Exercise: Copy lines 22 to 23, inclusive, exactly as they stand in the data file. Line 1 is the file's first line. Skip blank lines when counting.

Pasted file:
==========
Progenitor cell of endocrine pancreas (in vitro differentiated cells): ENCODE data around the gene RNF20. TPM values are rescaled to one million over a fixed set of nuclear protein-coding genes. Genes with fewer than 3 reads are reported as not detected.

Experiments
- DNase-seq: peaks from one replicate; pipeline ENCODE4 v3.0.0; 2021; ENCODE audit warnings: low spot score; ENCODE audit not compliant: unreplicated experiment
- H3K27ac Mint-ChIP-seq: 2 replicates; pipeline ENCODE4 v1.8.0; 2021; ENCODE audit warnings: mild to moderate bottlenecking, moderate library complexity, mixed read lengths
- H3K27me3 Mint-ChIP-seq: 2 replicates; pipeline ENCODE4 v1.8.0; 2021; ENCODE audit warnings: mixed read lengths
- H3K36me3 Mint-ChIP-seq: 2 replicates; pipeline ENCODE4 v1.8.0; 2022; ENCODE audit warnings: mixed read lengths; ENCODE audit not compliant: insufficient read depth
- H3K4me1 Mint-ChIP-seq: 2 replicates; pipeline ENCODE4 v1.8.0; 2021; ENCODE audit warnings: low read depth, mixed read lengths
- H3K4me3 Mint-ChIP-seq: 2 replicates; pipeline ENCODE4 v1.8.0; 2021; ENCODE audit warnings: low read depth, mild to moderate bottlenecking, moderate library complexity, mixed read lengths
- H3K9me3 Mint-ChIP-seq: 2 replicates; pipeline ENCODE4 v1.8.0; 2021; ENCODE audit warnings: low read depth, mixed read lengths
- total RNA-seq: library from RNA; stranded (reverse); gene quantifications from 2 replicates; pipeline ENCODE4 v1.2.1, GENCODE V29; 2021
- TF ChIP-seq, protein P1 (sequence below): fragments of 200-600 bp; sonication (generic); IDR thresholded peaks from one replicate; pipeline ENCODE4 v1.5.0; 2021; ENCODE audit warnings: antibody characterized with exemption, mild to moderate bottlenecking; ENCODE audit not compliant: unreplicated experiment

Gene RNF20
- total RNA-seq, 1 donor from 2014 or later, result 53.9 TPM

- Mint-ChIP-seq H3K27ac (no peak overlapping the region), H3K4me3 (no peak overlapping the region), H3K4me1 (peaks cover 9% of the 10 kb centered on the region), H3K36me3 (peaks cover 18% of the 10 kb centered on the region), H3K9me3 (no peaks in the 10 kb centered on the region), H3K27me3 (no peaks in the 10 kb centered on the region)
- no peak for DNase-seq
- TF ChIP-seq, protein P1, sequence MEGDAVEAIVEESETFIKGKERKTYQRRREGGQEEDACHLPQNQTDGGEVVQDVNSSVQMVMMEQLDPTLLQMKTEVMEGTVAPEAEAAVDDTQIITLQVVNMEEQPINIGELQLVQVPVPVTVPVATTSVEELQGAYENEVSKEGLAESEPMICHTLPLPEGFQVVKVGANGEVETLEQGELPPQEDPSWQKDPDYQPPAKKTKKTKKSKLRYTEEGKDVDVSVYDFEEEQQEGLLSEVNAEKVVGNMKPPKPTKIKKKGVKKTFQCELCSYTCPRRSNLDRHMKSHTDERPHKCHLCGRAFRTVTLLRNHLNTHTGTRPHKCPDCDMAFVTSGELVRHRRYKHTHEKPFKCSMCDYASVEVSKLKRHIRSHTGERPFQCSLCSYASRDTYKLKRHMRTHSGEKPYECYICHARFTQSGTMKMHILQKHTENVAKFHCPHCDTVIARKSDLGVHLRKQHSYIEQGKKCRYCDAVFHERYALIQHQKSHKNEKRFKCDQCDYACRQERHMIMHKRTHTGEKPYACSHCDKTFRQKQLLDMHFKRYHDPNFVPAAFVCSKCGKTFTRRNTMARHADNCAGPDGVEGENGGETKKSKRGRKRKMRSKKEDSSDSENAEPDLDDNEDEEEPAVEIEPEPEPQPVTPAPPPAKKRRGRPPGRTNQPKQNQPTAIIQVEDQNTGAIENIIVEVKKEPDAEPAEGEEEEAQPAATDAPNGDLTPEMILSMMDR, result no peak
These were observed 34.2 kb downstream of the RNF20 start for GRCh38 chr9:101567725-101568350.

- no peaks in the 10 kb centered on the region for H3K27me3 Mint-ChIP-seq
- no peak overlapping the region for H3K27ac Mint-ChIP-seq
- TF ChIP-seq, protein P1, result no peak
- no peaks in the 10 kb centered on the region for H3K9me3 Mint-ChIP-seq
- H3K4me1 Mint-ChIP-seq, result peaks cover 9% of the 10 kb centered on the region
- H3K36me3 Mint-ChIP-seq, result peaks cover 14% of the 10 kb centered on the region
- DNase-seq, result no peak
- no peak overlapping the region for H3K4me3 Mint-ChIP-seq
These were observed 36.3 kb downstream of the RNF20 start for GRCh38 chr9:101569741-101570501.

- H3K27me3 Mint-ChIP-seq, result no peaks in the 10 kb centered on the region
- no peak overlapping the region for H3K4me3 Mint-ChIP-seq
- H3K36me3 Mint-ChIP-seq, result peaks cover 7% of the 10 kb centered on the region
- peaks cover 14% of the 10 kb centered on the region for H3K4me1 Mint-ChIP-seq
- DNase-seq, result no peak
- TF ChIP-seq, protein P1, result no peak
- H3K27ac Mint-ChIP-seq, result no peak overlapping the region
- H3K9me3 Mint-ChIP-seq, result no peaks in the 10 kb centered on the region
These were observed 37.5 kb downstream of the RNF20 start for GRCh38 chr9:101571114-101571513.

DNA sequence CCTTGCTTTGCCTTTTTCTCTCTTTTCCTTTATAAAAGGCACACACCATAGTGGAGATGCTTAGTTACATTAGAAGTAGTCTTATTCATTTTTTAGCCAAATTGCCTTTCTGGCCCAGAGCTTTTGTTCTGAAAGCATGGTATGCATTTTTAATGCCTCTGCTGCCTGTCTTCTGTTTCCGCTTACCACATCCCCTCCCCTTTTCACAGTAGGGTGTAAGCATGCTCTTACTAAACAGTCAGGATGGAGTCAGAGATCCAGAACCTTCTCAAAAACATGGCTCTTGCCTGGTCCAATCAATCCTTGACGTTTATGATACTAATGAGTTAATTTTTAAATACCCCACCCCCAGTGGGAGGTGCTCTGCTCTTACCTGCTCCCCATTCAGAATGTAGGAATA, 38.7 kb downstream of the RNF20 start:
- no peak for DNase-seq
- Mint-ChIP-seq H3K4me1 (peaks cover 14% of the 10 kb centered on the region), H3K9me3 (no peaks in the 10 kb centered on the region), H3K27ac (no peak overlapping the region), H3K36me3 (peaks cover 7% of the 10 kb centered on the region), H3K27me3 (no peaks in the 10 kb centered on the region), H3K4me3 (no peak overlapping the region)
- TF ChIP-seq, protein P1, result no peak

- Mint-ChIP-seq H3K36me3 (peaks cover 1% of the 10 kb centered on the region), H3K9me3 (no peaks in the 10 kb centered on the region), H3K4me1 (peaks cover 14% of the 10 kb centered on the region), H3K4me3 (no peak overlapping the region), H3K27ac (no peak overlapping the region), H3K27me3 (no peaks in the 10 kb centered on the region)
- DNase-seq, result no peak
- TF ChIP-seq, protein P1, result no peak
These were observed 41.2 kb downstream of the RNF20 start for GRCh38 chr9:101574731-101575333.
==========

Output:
- H3K4me1 Mint-ChIP-seq, result peaks cover 9% of the 10 kb centered on the region
- H3K36me3 Mint-ChIP-seq, result peaks cover 14% of the 10 kb centered on the region